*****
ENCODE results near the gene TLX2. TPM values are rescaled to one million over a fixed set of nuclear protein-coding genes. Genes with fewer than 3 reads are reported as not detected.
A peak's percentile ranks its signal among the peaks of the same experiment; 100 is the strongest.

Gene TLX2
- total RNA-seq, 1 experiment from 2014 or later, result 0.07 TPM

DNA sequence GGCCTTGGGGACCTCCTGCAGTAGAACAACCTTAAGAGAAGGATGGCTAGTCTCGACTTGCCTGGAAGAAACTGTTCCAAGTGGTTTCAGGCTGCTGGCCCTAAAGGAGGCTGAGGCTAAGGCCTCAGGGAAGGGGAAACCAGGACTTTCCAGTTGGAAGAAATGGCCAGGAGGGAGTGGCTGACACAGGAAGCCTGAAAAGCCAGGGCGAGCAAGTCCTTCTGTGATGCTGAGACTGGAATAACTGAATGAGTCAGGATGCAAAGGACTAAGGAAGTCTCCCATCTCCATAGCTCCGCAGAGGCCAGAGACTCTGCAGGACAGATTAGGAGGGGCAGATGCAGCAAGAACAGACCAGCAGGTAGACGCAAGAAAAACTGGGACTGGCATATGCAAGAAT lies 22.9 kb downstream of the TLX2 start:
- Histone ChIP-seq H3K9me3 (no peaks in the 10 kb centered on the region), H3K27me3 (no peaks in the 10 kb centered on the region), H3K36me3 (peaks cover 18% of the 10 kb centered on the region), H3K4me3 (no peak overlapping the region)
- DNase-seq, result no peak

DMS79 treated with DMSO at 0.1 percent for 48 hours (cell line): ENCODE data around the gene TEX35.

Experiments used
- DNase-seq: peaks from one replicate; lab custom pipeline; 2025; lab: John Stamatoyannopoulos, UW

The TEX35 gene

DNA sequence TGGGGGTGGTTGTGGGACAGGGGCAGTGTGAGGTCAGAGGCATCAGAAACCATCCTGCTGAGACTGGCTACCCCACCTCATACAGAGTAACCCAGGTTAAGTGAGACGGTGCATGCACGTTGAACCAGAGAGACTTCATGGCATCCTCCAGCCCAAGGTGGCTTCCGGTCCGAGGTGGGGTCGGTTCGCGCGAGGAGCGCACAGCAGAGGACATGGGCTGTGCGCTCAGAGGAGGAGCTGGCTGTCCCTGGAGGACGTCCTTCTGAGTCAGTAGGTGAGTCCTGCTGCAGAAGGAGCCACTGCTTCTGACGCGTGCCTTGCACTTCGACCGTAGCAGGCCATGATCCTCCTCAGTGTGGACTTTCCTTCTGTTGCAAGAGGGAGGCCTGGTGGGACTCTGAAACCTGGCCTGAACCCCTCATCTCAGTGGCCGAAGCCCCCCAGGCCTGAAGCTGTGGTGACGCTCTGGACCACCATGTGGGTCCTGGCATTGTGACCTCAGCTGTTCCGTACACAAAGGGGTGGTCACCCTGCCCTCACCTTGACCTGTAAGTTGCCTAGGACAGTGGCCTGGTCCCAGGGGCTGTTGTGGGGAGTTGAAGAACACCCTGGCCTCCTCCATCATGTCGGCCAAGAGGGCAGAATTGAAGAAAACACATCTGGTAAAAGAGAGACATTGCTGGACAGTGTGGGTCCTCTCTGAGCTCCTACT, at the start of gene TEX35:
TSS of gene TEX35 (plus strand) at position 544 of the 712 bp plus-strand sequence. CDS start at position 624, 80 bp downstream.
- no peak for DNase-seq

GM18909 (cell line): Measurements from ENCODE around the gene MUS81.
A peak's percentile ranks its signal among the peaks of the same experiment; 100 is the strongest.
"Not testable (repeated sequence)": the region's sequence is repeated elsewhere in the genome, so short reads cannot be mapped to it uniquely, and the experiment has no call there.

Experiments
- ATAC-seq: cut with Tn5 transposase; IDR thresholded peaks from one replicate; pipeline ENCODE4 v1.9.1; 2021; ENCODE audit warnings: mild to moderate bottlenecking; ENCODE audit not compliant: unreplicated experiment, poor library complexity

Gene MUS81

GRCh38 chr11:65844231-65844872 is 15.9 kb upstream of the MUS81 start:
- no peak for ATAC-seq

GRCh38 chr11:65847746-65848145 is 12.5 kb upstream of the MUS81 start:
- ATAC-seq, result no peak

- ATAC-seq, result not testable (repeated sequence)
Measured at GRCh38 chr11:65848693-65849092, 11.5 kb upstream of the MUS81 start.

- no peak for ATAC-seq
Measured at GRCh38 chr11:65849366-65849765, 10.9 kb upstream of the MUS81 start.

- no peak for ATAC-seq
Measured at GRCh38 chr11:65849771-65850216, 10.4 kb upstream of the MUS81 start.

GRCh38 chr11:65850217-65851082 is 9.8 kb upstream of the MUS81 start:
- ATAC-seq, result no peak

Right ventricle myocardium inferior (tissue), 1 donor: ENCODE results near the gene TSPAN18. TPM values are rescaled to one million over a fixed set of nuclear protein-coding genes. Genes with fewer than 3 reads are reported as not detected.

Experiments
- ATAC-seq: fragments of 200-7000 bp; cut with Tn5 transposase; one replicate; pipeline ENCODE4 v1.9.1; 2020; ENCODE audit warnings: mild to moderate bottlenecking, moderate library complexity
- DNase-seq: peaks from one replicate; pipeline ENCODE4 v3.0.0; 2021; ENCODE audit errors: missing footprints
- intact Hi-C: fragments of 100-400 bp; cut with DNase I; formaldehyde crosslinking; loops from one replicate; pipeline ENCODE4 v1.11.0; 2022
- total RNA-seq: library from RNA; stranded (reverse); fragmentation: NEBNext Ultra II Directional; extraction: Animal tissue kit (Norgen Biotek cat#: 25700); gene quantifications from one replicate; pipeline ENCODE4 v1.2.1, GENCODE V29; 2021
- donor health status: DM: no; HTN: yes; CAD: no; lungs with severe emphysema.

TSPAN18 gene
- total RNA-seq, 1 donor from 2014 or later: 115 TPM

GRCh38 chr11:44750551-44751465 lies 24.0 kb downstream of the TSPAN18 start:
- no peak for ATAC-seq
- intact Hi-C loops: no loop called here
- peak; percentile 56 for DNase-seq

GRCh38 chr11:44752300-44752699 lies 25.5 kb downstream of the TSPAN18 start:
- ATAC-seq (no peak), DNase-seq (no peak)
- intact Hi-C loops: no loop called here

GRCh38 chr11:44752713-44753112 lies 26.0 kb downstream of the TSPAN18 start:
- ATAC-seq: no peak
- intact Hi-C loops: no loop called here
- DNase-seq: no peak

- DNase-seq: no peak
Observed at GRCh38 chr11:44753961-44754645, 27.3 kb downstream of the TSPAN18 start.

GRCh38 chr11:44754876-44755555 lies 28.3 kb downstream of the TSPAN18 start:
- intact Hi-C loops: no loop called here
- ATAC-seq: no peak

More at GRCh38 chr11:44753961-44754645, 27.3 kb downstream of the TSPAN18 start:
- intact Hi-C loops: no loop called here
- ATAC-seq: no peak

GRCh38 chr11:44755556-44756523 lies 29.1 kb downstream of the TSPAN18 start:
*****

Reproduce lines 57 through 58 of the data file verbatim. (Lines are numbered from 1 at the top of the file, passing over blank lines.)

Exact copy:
- ATAC-seq: no peak

More at GRCh38 chr11:44753961-44754645, 27.3 kb downstream of the TSPAN18 start: